A political night for film. There were some surprises, and some not, as well as an intelligent discussion of diversity.
As expected Chris Rock was not only hilarious, but managed to tackle and incorporate Hollywood diversity, or lack of it, into his monologue. He considered the bigger picture and asked questions that wouldn’t have crossed many peoples minds.
Why now? was a thought provoking point made by Chris. Why is it only now people are protesting, boycotting and talking about the lack of diversity in Hollywood, that, as Chris said, has been going on ever since The Oscars existed. His monologue is definitely worth a watch.
As many predicted Brie Larson and Leonardo DiCaprio walked away with the Best Actor/Actress awards. Everyone is talking about Leos win, however not much conversation is happening about Brie Larson. She deserves the recognition because her film is simply brilliant, and the chemistry between her and Jacob Tremblay is second to none. Yes it’s great he has finally won an Oscar, but there are also other people who also deserve some discussion.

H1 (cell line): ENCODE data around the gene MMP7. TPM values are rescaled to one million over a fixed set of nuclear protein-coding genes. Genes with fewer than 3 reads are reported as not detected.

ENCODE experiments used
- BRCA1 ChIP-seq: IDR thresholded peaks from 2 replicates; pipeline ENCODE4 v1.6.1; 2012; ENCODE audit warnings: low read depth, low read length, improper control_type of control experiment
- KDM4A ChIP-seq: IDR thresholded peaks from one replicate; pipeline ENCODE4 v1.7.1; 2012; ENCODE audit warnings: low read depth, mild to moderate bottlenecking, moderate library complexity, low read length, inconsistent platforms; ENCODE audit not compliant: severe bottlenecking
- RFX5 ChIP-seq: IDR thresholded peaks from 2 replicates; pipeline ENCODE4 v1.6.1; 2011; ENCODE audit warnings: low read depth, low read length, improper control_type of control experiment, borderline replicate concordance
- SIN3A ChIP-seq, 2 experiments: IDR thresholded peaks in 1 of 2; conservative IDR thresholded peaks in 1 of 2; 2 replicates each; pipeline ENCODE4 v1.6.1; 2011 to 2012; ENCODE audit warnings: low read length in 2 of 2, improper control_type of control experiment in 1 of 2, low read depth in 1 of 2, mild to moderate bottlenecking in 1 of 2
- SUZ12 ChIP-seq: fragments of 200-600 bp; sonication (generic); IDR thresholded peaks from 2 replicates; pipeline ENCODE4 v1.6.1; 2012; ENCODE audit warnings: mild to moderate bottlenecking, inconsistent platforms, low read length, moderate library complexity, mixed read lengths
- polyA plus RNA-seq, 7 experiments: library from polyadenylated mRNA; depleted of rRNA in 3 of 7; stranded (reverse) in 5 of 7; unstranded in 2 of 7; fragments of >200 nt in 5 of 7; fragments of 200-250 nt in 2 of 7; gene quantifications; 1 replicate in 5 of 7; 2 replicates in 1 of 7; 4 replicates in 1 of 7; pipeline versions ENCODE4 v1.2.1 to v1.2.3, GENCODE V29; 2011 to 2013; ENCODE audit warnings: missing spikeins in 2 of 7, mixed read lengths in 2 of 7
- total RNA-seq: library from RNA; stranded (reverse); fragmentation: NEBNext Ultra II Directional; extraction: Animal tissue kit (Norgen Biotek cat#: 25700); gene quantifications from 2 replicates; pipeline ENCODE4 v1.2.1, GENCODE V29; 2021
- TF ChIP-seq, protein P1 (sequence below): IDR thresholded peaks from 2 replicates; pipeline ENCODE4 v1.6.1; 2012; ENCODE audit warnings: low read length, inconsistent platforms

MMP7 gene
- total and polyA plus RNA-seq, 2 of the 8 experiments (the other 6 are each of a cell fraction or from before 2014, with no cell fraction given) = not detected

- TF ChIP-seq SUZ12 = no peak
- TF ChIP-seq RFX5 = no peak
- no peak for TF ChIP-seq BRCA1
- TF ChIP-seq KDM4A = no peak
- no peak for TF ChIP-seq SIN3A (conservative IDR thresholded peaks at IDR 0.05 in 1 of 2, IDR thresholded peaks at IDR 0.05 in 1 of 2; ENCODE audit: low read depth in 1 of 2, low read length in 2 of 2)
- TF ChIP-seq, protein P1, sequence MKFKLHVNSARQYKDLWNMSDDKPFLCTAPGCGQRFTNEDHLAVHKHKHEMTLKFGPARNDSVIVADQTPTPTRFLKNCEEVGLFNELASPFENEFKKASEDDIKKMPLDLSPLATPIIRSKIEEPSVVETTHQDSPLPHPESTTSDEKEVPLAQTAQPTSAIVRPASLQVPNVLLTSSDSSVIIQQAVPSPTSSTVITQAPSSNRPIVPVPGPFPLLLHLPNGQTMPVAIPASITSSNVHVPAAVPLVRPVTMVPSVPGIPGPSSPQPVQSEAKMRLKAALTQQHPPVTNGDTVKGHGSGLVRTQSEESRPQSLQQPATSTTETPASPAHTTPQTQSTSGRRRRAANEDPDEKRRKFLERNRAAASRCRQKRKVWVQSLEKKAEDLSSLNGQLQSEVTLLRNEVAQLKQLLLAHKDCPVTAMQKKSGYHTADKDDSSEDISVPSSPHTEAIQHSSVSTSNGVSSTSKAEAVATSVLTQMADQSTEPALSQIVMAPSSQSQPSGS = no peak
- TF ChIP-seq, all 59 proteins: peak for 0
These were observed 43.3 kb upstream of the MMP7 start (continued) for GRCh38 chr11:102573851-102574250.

The supporting winners, Alicia Vikander for The Danish Girl and Mark Rylance for Bridge of Spices were also not surprising. However this category is often harder to predict and not so clear cut. Alicia Vikander has had an excellent year and her performance in The Danish Girl has been slightly overshadowed by Eddie Redmayne‘s. In my opinion, she is, ‘The Danish Girl’.
The biggest surprise was probably Spotlight for best film. Most people were expecting The Revenant to win, including the film makers. The fact Spotlight won is not only good because the film was very good, but it is about a very important topic, that has now had a platform on which to stand.
It also gets a bit boring if the same film wins everything, so it was brilliant to see some variation amongst the winners. Sam Smith winning for the Bond theme, ‘Writings On The Wall‘ was also a surprise. The song received mixed reviews and the ultimate consensus being that it was not a memorable theme.
“Tonight should not determine the hard work and effort you put into your craft. … These problems of today eventually become problems of the old. Let’s not let this issue of diversity beat us.”